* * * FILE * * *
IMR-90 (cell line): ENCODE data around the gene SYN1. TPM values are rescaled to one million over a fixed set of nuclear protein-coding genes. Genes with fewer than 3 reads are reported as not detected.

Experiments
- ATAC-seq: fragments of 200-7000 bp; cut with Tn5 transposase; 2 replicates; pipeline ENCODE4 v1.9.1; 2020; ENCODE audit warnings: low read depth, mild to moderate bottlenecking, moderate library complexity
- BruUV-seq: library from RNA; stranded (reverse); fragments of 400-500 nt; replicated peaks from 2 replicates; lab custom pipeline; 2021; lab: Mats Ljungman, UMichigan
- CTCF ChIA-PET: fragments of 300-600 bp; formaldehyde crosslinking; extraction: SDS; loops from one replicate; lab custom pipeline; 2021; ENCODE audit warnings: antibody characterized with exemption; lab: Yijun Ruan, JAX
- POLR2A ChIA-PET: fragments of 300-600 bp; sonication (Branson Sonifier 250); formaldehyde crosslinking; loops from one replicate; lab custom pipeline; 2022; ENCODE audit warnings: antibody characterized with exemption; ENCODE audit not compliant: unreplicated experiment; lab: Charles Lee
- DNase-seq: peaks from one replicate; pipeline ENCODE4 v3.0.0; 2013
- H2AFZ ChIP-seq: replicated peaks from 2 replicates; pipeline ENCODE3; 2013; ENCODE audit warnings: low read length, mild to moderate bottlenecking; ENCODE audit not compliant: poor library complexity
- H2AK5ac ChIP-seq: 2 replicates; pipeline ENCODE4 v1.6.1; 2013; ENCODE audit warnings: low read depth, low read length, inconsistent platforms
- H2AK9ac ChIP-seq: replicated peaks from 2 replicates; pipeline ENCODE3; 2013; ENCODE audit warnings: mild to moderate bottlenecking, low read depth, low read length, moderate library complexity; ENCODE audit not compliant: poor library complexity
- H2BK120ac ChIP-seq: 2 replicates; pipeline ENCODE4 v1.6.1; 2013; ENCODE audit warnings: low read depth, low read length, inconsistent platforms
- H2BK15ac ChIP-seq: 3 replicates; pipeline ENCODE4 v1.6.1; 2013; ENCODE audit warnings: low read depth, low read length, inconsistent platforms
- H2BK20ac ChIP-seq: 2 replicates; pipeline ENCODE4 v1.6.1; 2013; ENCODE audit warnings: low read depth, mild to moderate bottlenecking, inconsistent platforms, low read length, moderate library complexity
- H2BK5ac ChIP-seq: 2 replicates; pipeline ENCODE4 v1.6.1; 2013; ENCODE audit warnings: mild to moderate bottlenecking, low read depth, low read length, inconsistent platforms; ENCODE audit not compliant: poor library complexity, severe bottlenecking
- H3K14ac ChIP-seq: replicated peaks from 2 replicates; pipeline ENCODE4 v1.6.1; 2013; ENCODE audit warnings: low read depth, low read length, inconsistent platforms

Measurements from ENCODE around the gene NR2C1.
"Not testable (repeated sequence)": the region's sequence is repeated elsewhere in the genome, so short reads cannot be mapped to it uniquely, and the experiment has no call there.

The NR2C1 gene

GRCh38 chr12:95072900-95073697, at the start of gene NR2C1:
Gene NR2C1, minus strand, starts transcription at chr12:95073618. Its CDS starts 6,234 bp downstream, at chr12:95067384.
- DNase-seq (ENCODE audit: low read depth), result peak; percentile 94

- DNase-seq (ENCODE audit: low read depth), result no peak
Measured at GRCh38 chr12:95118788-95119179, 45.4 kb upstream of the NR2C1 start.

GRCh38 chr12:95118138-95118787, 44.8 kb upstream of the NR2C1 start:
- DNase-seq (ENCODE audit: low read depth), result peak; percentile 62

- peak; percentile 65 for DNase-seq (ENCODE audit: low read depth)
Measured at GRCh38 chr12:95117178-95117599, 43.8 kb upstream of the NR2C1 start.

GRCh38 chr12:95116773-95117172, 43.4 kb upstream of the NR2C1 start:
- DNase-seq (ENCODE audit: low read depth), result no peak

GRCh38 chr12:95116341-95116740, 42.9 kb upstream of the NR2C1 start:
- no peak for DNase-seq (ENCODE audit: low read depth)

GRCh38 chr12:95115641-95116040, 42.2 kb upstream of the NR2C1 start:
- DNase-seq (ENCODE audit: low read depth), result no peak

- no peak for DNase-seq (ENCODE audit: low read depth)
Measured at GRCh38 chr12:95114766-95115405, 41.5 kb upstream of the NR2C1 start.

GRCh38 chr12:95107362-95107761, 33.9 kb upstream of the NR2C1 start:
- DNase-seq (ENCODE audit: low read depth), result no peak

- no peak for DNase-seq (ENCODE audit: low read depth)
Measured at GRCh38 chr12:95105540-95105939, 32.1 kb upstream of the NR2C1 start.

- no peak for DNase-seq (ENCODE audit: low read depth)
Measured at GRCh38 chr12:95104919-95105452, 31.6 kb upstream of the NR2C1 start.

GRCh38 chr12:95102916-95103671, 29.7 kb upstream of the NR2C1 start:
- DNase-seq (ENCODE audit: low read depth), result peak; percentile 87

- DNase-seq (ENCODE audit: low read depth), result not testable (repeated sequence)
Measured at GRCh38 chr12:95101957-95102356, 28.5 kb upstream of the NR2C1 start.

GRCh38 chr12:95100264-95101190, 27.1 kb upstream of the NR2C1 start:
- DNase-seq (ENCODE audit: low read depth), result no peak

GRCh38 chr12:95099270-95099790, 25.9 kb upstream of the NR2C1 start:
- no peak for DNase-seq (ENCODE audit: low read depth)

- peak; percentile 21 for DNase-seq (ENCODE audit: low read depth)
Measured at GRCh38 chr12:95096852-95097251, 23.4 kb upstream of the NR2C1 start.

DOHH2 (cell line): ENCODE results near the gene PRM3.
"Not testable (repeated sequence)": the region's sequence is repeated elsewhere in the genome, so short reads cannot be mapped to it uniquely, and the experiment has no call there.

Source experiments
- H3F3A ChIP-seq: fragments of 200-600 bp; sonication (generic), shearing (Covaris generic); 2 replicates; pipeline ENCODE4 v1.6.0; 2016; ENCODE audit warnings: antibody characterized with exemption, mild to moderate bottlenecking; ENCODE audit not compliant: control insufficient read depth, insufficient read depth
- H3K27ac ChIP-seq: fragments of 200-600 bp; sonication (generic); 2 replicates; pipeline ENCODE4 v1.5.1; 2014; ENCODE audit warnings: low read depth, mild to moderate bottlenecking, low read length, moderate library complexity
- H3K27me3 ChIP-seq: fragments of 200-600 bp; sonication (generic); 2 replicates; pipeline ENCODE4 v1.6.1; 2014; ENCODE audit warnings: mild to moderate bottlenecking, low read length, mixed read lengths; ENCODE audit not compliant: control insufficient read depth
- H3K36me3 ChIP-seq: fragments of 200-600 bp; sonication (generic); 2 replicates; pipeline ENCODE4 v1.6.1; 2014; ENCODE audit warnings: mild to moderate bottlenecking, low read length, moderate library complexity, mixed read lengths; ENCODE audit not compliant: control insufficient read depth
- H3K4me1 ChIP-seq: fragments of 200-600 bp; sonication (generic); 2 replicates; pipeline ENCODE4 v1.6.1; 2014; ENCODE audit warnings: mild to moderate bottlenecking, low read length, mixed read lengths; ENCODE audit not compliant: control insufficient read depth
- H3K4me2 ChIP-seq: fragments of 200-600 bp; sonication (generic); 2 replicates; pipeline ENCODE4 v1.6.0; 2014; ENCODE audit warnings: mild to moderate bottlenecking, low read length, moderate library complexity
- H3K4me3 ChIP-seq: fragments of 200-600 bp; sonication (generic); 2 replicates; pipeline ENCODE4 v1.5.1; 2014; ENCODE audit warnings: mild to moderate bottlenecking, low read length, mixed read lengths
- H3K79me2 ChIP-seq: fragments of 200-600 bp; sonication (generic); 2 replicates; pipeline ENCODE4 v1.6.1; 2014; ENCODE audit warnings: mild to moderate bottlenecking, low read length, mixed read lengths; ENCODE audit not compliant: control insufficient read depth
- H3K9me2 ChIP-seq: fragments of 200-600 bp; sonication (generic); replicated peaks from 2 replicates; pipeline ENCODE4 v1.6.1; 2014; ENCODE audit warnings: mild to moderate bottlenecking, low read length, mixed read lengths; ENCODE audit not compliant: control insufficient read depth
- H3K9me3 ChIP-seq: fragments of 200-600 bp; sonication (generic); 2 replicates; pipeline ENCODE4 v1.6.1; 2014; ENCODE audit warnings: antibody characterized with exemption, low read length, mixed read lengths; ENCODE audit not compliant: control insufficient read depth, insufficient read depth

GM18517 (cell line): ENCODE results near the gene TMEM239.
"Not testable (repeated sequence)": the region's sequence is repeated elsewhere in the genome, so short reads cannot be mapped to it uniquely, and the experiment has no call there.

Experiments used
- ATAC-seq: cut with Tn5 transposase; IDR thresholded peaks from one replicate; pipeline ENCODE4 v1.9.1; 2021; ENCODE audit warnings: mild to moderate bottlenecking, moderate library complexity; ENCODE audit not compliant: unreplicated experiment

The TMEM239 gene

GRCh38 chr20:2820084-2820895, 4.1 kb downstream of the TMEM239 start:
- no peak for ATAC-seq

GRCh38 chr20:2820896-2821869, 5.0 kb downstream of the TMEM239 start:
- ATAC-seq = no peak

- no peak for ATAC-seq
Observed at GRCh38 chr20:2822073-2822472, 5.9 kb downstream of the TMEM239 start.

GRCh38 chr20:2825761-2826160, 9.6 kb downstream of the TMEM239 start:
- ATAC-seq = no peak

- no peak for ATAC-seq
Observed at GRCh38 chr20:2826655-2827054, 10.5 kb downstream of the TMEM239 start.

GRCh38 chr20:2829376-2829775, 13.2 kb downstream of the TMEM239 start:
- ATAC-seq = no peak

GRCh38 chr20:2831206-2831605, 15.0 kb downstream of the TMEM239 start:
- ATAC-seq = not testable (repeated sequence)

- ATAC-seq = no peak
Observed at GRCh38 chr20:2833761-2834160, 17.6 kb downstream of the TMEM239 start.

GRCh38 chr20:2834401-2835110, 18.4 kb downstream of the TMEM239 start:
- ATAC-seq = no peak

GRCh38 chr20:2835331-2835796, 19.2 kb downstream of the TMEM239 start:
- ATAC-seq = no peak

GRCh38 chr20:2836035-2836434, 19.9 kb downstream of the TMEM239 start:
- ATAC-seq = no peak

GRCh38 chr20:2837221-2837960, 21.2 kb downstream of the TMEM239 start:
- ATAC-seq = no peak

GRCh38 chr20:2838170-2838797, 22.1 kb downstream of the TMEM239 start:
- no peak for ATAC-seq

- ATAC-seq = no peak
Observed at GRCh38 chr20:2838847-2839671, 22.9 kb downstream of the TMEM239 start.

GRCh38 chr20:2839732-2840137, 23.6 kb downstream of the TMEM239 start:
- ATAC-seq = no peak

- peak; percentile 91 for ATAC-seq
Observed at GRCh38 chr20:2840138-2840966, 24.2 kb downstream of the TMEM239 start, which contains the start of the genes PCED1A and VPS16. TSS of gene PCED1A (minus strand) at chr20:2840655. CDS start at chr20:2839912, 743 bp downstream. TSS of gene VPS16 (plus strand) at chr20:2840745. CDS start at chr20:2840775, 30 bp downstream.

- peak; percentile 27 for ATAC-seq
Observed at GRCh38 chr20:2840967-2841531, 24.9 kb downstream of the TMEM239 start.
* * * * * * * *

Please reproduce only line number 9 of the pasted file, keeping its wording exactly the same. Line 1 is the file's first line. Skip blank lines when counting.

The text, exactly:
- H2AK5ac ChIP-seq: 2 replicates; pipeline ENCODE4 v1.6.1; 2013; ENCODE audit warnings: low read depth, low read length, inconsistent platforms